0 Grams Trans Fat!
That is what the package says, but what does it mean? Could it be true?
You would think that if a package says zero grams of trans fats, then the food would have no trans fats in it, right?
Wrong! The label above lists partially hydrogenated vegetable oil as the third ingredient! (According to FDA guidelines, the ingredients must be listed in order - the most listed first, in order down to the least ingredient listed last).
If the food is broken down into serving sizes small enough so that there is less than 1/2 gram per serving, then they can put ZERO on the label. It appears that this is the case even if there is 0.49 grams of trans fat in that serving.
This is nothing new, however, and has been the case with regular fat as well for a long time. If a serving of a food had less than 1/2 gram of fat in it, then the manufacturer could put 0 grams fat on the label.
Why this is so important NOW is because trans fats are unlike any other fat - they are the worst fat out there. They wreak havoc with your body, causing irreparable damage to your cells.
What Trans Fats Do: They fool your body. Your cells are designed accept fatty acids - good fats. But trans fats are NOT good fats, and trick your cells. They are accepted by your body, but cannot be metabolized like a real fatty acid, and cannot be rejected. The integrity of your cell membrane is compromised and your cell is no longer able to function properly.New Products Are Being Released...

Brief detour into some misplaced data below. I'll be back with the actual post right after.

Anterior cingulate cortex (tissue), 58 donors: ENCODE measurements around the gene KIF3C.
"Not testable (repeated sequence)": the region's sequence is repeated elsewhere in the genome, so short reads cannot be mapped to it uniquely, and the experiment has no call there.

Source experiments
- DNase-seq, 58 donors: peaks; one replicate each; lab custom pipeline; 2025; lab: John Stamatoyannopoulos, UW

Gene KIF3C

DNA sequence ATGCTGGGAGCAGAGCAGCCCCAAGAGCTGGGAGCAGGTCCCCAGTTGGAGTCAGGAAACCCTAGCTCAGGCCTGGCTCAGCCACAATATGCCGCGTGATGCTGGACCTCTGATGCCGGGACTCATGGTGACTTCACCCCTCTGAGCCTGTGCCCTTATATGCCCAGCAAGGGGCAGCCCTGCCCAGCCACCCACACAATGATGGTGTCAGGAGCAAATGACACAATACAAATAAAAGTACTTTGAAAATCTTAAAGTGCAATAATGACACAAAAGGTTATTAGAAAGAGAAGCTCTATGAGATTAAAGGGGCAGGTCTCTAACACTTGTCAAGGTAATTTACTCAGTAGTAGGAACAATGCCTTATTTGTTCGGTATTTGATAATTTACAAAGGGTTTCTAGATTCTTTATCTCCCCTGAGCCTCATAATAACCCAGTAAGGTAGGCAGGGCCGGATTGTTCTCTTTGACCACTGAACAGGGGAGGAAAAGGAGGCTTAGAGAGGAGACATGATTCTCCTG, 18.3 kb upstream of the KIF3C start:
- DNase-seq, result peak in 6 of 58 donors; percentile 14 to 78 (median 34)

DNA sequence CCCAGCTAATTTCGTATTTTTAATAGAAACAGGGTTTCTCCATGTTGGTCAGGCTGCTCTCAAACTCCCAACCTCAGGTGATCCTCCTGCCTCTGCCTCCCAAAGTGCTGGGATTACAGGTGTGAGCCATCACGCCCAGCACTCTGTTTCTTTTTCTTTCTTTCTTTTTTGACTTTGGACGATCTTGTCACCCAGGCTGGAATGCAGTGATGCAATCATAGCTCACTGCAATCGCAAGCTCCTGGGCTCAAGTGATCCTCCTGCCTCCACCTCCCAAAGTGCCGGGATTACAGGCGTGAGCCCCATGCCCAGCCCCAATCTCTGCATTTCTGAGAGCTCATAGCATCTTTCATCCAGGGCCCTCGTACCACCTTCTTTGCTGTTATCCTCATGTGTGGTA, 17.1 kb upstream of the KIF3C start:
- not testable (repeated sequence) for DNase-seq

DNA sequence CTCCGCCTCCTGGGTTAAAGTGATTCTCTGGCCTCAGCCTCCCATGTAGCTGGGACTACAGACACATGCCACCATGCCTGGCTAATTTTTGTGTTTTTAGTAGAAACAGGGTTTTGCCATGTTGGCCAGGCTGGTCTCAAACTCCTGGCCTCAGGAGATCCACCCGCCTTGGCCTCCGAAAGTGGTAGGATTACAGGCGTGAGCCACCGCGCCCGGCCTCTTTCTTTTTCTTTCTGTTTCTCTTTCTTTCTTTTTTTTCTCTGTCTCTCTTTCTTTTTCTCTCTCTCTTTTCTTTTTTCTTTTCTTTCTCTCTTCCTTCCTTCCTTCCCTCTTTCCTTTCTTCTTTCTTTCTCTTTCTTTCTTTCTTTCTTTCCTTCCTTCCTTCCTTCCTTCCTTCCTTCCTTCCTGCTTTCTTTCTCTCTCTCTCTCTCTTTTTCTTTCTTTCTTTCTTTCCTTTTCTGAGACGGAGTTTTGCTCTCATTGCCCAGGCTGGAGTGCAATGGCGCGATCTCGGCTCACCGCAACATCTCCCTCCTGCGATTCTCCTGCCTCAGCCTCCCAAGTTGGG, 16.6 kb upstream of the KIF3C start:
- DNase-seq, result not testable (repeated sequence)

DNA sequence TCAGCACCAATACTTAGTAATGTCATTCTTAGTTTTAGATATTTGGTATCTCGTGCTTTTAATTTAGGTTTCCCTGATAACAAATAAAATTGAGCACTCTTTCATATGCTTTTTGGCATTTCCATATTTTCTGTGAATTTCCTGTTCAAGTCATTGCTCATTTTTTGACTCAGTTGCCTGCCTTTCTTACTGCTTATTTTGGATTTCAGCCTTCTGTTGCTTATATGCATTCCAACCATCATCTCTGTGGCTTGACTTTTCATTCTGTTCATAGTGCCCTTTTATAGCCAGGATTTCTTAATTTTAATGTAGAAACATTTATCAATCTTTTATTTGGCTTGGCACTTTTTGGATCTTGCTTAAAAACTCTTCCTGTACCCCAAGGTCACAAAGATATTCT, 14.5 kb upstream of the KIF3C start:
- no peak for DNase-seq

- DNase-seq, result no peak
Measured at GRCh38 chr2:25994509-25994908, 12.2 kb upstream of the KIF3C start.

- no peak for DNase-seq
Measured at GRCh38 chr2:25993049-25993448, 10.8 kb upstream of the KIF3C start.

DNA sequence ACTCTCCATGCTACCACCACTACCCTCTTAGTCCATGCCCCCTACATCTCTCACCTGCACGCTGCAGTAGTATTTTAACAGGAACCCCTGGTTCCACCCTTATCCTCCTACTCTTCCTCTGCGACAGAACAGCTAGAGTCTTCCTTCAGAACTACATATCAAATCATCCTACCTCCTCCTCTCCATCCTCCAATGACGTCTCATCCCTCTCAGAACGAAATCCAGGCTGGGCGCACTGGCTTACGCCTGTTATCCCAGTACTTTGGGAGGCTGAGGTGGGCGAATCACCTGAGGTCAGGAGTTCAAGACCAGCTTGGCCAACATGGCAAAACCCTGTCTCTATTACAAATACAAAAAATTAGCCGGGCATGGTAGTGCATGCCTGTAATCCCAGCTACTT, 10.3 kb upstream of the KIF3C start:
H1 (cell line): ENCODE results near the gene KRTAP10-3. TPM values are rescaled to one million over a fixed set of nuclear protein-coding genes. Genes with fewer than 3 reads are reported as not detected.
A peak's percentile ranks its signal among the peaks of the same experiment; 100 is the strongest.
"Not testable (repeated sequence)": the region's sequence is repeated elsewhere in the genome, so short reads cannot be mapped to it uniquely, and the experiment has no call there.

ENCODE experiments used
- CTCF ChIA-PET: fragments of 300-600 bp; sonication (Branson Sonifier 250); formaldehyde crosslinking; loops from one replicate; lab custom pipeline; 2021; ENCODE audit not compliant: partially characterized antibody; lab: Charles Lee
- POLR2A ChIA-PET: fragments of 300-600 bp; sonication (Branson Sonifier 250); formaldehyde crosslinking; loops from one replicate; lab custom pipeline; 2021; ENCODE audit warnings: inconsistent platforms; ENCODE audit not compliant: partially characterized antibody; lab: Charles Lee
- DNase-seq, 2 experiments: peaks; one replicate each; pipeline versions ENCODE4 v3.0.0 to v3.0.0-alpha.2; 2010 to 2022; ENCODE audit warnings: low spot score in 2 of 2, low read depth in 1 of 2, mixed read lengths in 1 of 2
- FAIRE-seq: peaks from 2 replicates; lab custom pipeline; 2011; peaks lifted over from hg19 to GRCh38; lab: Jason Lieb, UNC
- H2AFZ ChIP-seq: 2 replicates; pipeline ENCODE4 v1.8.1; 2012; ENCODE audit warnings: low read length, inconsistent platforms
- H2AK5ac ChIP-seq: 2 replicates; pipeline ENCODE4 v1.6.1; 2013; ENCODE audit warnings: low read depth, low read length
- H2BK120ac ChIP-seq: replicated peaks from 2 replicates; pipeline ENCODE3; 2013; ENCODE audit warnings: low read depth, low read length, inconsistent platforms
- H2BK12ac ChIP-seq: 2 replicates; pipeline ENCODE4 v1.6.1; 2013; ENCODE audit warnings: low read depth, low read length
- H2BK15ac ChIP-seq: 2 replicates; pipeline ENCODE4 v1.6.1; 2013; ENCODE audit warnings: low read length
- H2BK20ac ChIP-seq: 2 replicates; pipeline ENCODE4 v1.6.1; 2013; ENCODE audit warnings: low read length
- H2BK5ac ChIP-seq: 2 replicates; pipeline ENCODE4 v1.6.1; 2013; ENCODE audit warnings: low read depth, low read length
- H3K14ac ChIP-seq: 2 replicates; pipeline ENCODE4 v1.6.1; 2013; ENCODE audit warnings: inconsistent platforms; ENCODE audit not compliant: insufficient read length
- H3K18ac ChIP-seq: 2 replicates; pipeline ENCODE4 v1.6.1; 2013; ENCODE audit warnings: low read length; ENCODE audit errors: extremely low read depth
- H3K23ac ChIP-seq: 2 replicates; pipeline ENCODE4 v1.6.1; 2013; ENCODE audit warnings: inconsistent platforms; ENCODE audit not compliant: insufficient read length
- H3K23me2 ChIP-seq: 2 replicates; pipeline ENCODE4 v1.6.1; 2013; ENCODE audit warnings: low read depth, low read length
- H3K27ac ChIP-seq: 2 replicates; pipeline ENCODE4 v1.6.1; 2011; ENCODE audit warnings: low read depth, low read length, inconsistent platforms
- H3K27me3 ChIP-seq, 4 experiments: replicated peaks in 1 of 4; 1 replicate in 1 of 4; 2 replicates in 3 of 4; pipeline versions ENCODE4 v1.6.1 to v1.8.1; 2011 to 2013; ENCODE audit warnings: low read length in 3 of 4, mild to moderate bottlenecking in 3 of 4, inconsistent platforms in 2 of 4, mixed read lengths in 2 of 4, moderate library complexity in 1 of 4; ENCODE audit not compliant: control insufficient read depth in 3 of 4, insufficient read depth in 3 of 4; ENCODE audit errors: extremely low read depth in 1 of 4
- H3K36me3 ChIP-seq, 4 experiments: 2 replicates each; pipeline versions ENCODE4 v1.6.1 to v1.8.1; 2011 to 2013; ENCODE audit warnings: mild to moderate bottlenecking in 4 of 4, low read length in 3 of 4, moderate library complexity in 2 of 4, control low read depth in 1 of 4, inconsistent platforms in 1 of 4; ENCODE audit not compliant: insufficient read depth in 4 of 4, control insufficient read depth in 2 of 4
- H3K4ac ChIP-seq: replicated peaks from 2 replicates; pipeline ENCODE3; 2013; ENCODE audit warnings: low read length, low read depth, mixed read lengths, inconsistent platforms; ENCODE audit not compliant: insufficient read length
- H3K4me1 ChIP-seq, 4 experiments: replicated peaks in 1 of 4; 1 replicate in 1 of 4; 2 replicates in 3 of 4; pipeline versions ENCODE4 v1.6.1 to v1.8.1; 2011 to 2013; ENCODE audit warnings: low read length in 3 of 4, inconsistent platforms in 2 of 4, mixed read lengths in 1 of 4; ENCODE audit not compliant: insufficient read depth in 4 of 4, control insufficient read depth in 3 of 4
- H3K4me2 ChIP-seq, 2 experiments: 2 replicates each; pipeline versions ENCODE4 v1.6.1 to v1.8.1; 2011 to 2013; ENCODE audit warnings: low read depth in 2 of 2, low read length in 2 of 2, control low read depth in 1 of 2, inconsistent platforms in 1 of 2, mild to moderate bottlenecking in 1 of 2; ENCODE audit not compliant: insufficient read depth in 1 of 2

That claim to be trans-fat free. Many truly are. Many are not. The only true way is to check the labels for ANY of these phrases:
* Partially Hydrogenated Vegetable Oil
* Partially Hydrogenated Soybean Oil
* Partially Hydrogenated ANYTHING Oil
Trans Fat Free Margarine is being released now by many manufacturers. There is only one brand that we have seen that, when you check the ingredients, is truly trans fat-free, and that is Smart Balance (which can be found in most any grocery store).
The manufacturers that produce foods that claim to be trans fat-free (but contain trans-fats) rest their public position on the idea that the FDA has said that "the FDA .... recommends keeping your intake of both saturated and trans fats as low as possible."
Note that the manufacturer is lumping trans fats in with saturated fats as though they were even close to the same hazard - they are not.
(For the truth about Trans Fats and Saturated fats, we highly recommend reading this book: Trans Fats, by Judith Shaw).
How do they do it, then? Their explanation is with somewhat tricky language like this: "As a result, some products qualify, according to FDA guidelines, for 0g trans fat per serving although they have as one of their components partially hydrogenated vegetable oil."
The FDA has released new labeling guidelines that go into effect in 2006. Until that time, you will see many manufacturers adding the labels "No Trans Fats", "0 Grams Trans Fats", and other trans fat related information to their labels.
Unfortunately, the guidelines fall short, and there is only one way to truly know. That is to read the ingredient lists.
Trans Fat Tips:
** Zero Tolerance. Zero is the only amount of this poison that you should allow into your body.
** Read Ingredient Lists. Frustratingly, you cannot trust even the nutritional panel when it indicates "0 grams" of Trans Fats.
** Go Natural. You will find that natural foods (nuts, milk, butter, vegetables, fruits, etc) are all trans fat free.
** Choose Wisely. Olive oil for cooking. Butter for baking. Butter or Smart Balance as a condiment.
** No Margarine. Some claim to be trans fat free, but they aren't!
----FormulaZone Staff, November 28, 2004